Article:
I offer these words to begin a conversation I feel we need to have – about how we see our selves, others, and the treatments that result. I offer these words as a political statement: every story has worth and perhaps with one sharing another will be encouraged to do the same. Maybe we can work towards a bridge across our experiences without consuming the life of another.
The plan is to write a series of blogs – with great ambition I have decided one per day until the surgery – that details many stages of my transformation and the new worlds I have traveled since losing weight. I do hope you’ll join the conversation.
Part I – Big Body Matters
In Kindergarten I weighed 120 pounds. I remember the school nurse lecturing me and making a phone call to my parents. I didn’t understand then why this was a big deal or why we should have to talk about it so much. I knew I was bigger than the other children, but that didn’t seem to matter before I entered school. I realized quite quickly that it did matter. My body, or rather the ways in which my body occupied space (too much), did matter to those around me. It was too large. I moved too slowly. I breathed too heavily.
The taunts started at five and lasted until twenty-three, when I began a journey to lose weight.
School was hellish. I imagine it is for most of the misfits and wayward souls. I could be wrong about that, though. I don’t think I am. People screamed out my name (Stephanie) as Step-on-me “or don’t because the fatass will break your back.” Boys grabbed at the folds of excess weight in the hallways and laughed. Sometimes when walking through the halls people would oink or moo behind me. Always there was a reminder that I didn’t quite fit into the world the way people wished that I would. I couldn’t fold in on myself, and I didn’t want to shrivel underneath their words.
I cried on the last day of classes when I watched my high school fade in the side mirror. It was joy. I weighed over 300 pounds yet still found a space to believe in a different, less painful existence. I thought things would be different now – as if those halls were the only place folks are expected to cut themselves down under bodily expectations. Of course this was quite wrong and foolishly naïve, but we need hope to get us by and sometimes we store too much of it in the wrong place.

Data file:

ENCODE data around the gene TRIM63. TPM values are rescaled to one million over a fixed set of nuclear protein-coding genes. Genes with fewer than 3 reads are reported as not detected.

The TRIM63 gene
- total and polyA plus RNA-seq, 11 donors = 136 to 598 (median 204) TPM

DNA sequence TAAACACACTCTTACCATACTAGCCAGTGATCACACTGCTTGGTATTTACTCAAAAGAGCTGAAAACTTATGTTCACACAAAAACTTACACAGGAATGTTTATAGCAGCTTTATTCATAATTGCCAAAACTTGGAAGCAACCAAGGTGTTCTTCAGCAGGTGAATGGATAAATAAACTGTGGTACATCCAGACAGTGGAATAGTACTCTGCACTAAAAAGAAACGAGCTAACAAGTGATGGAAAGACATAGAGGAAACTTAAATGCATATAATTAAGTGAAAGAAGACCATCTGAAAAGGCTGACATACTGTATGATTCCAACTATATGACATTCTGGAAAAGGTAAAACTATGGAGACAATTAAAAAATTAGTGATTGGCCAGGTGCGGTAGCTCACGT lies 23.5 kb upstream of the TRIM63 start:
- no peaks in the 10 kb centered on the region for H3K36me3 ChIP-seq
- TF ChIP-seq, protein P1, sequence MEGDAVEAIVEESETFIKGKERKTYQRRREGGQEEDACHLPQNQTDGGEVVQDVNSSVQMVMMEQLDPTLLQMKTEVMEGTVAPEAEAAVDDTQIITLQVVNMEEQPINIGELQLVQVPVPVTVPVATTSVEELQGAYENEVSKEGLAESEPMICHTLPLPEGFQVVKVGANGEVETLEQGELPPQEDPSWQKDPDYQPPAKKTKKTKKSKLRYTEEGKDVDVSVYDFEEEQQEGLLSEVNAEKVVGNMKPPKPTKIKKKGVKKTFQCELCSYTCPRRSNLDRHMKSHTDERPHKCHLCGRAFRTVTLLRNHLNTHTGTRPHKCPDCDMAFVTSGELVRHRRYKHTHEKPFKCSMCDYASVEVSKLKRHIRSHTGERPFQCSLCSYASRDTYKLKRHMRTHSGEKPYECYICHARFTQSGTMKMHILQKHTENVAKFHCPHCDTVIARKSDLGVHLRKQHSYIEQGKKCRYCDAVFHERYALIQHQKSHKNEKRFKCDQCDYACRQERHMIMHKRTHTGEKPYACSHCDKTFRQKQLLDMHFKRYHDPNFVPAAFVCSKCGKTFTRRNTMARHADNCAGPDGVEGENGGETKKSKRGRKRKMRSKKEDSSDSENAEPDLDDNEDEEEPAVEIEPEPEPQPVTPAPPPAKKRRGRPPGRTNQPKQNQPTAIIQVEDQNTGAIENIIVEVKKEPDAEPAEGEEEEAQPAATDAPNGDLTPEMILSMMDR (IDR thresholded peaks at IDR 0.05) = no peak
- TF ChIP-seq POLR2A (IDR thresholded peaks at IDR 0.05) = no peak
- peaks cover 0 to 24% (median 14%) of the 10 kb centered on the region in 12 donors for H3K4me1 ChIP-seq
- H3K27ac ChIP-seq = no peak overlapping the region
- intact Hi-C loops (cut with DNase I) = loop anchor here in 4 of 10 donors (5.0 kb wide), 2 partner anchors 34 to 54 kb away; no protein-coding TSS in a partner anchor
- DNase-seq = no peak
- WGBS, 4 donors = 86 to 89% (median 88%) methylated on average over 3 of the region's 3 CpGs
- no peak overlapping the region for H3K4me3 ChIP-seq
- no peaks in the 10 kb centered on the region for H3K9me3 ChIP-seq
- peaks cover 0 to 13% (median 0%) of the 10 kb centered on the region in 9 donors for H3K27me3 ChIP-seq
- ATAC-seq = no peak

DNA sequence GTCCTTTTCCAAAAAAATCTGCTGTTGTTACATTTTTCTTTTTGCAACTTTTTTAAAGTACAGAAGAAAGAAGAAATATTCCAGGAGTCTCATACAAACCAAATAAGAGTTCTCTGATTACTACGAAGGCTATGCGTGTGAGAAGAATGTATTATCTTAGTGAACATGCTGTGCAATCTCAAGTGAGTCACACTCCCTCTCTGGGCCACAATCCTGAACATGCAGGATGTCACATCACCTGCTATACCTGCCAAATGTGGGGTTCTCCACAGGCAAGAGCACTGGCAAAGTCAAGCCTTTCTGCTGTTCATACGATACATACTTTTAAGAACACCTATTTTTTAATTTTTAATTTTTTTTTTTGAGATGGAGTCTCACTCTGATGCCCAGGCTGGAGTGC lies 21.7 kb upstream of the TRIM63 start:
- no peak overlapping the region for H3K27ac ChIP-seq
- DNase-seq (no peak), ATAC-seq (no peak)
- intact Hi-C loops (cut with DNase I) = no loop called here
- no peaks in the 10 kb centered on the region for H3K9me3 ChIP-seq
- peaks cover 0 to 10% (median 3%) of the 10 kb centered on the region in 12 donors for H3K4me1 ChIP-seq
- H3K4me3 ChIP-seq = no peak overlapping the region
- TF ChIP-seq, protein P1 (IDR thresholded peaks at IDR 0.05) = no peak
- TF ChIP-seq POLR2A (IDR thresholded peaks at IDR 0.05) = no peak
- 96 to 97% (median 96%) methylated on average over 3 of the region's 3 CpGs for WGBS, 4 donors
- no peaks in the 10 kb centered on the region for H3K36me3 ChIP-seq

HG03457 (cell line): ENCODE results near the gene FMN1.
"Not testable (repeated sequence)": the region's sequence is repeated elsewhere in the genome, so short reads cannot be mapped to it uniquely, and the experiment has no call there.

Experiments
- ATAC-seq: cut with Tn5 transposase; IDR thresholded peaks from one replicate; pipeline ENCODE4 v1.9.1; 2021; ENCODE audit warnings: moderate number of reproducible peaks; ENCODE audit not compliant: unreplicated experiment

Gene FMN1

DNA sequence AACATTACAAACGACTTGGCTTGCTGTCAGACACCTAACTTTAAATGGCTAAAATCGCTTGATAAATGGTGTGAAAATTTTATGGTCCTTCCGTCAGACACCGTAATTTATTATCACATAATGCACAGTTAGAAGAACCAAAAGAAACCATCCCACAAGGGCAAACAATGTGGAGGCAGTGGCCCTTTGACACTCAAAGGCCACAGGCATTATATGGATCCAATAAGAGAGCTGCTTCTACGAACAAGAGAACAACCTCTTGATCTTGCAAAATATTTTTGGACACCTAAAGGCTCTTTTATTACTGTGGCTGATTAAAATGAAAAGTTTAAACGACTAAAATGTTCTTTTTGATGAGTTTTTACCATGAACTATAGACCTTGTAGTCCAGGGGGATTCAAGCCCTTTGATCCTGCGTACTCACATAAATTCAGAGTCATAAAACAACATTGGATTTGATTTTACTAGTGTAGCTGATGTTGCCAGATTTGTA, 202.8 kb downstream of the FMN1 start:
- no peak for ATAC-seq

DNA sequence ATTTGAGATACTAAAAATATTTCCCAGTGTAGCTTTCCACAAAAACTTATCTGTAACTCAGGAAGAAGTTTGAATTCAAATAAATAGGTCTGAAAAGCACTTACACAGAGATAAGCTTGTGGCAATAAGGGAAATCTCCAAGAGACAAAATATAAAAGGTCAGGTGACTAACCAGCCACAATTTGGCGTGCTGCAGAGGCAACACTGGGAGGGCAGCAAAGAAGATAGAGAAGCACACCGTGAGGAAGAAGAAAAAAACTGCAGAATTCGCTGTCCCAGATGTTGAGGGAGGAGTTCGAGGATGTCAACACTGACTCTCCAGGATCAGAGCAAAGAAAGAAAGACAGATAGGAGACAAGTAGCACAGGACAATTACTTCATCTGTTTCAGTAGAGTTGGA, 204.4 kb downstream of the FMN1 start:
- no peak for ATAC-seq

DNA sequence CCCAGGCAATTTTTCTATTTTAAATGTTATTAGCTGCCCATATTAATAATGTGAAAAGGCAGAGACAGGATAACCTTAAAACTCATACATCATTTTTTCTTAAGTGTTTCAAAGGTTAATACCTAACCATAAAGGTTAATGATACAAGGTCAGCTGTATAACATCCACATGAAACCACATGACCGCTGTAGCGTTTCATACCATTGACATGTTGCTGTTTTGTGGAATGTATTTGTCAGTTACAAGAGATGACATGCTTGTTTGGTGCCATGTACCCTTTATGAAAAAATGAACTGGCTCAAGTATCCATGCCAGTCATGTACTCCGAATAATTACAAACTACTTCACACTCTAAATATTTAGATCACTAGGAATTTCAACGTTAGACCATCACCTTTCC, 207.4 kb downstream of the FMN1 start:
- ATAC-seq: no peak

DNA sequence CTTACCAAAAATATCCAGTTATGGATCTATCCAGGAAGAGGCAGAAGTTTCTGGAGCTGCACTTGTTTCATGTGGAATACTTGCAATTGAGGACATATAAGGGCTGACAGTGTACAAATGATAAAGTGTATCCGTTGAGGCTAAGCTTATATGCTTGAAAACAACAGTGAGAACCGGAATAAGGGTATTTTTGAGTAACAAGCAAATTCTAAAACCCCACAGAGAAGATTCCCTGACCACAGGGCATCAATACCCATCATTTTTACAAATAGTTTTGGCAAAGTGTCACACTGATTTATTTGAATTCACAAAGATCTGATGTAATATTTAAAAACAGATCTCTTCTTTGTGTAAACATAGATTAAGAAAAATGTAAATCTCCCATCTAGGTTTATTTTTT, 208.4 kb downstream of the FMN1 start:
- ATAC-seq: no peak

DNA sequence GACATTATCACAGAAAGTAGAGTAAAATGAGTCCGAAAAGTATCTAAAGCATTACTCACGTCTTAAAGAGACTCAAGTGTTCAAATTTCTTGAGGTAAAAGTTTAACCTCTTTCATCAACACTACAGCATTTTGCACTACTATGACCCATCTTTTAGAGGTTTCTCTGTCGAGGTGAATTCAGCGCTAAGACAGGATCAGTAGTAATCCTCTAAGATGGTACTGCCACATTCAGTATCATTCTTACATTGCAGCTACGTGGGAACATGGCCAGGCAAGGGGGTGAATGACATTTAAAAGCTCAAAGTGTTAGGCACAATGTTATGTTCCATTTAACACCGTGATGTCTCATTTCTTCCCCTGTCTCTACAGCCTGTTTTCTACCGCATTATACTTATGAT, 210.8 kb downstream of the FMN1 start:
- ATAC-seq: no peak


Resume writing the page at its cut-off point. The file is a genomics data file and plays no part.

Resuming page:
What happened in hallways shifted onto the streets. People love to scream out of their car windows. “Buy a treadmill.” Of course fatass endured. I still don’t exactly understand the appeal of that particular taunt because, realistically, most asses are fat. It wasn’t just walking around my city - this happened everywhere. Folks in restaurants stared with morbid fascination while I ate. The clerk at the grocery store scrutinized each purchase made. The doctor shamed me. Employers asked if I thought I was “up to the pace” of retail. Eyes followed me around the mall where I worked, as if I were there for their entertainment – a body created for them to measure themselves against and praise their own form against my own. I was an unwilling spectacle.
Yet I presented myself as proud and fierce. I learned in school that if you broke in front of them you didn’t inspire mercy – you just waved blood under the nose of a very emaciated hound. They bit deeper when you broke. Perhaps guilt made them dig deeper, or power. Either way, I presented strong and full and sometimes convinced myself that I was. Underneath it all I hated myself. I stood in front of mirrors and cried a lot. I refused compliments that centered my physicality. I admired other, more beautiful bodies and day dreamed they were my own. And I was angry. I was angry nearly all of the time.
Most of all I was angry at myself for being angry, because I knew the taunts and occasional assaults were the result of minds supersaturated in a field of normality politics that excludes all – even those who embrace the rhetoric. I knew that centerfolds poisoned minds. I knew that money affords things not available to all. I knew that it wasn’t as much about me as it was about the relentless stream of messages that proclaim how we and others should be. And I knew these things deep in my soul, but that doesn’t change the effects of cruelty or the brutality of self-hate. It doesn’t mitigate the moments where you desperately wish to be someone different.
In the end it came down to a decision – lose the weight or continue to break myself down in front of glass and in the lonely corners where folks couldn’t see (and sometimes where they could). Now, that sounds simple. I want to clarify that the decision, the journey, the maintenance … none of it is simple. It is mired in hard choices, demands for resources, and new sets of shame and guilt alongside celebration. It is, quite simply, a road you never stop walking. It is a voice that carries, and it is rich and terrible in both beauty and trauma.